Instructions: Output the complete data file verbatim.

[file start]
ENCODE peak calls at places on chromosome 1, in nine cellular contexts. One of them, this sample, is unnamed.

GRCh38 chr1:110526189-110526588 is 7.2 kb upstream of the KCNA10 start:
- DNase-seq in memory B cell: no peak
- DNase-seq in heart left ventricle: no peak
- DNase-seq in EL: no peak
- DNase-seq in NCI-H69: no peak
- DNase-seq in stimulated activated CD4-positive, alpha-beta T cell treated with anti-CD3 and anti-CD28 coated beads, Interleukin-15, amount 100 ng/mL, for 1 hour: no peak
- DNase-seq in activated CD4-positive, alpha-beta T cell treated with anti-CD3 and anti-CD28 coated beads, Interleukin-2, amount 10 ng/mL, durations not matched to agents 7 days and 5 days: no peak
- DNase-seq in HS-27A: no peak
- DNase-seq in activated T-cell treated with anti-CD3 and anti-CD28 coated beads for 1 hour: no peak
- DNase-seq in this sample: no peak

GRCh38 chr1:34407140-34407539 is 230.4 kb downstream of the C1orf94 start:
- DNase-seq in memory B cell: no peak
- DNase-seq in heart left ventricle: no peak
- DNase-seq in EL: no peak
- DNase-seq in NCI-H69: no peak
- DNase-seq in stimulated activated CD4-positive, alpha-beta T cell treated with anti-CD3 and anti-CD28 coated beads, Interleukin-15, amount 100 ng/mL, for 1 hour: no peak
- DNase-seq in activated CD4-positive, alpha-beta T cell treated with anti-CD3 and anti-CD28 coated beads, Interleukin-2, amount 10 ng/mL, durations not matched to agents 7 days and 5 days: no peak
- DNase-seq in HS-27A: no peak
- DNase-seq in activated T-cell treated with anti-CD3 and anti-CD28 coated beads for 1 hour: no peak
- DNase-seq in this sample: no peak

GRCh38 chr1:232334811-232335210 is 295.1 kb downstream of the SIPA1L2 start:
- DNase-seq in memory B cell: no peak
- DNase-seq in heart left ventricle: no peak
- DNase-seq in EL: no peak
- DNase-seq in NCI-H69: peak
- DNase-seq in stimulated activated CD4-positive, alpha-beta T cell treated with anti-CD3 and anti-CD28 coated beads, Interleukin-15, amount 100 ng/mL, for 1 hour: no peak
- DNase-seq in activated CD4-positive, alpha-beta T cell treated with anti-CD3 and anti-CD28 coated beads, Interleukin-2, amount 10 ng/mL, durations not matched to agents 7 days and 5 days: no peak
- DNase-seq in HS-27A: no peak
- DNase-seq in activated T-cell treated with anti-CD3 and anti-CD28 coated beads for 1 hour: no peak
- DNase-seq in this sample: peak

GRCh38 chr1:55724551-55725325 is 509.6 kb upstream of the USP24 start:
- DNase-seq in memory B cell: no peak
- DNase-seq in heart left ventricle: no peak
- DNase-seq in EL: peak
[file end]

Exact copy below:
ENCODE peak calls at places on chromosome 1, in nine cellular contexts. One of them, this sample, is unnamed.

GRCh38 chr1:110526189-110526588 is 7.2 kb upstream of the KCNA10 start:
- DNase-seq in memory B cell: no peak
- DNase-seq in heart left ventricle: no peak
- DNase-seq in EL: no peak
- DNase-seq in NCI-H69: no peak
- DNase-seq in stimulated activated CD4-positive, alpha-beta T cell treated with anti-CD3 and anti-CD28 coated beads, Interleukin-15, amount 100 ng/mL, for 1 hour: no peak
- DNase-seq in activated CD4-positive, alpha-beta T cell treated with anti-CD3 and anti-CD28 coated beads, Interleukin-2, amount 10 ng/mL, durations not matched to agents 7 days and 5 days: no peak
- DNase-seq in HS-27A: no peak
- DNase-seq in activated T-cell treated with anti-CD3 and anti-CD28 coated beads for 1 hour: no peak
- DNase-seq in this sample: no peak

GRCh38 chr1:34407140-34407539 is 230.4 kb downstream of the C1orf94 start:
- DNase-seq in memory B cell: no peak
- DNase-seq in heart left ventricle: no peak
- DNase-seq in EL: no peak
- DNase-seq in NCI-H69: no peak
- DNase-seq in stimulated activated CD4-positive, alpha-beta T cell treated with anti-CD3 and anti-CD28 coated beads, Interleukin-15, amount 100 ng/mL, for 1 hour: no peak
- DNase-seq in activated CD4-positive, alpha-beta T cell treated with anti-CD3 and anti-CD28 coated beads, Interleukin-2, amount 10 ng/mL, durations not matched to agents 7 days and 5 days: no peak
- DNase-seq in HS-27A: no peak
- DNase-seq in activated T-cell treated with anti-CD3 and anti-CD28 coated beads for 1 hour: no peak
- DNase-seq in this sample: no peak

GRCh38 chr1:232334811-232335210 is 295.1 kb downstream of the SIPA1L2 start:
- DNase-seq in memory B cell: no peak
- DNase-seq in heart left ventricle: no peak
- DNase-seq in EL: no peak
- DNase-seq in NCI-H69: peak
- DNase-seq in stimulated activated CD4-positive, alpha-beta T cell treated with anti-CD3 and anti-CD28 coated beads, Interleukin-15, amount 100 ng/mL, for 1 hour: no peak
- DNase-seq in activated CD4-positive, alpha-beta T cell treated with anti-CD3 and anti-CD28 coated beads, Interleukin-2, amount 10 ng/mL, durations not matched to agents 7 days and 5 days: no peak
- DNase-seq in HS-27A: no peak
- DNase-seq in activated T-cell treated with anti-CD3 and anti-CD28 coated beads for 1 hour: no peak
- DNase-seq in this sample: peak

GRCh38 chr1:55724551-55725325 is 509.6 kb upstream of the USP24 start:
- DNase-seq in memory B cell: no peak
- DNase-seq in heart left ventricle: no peak
- DNase-seq in EL: peak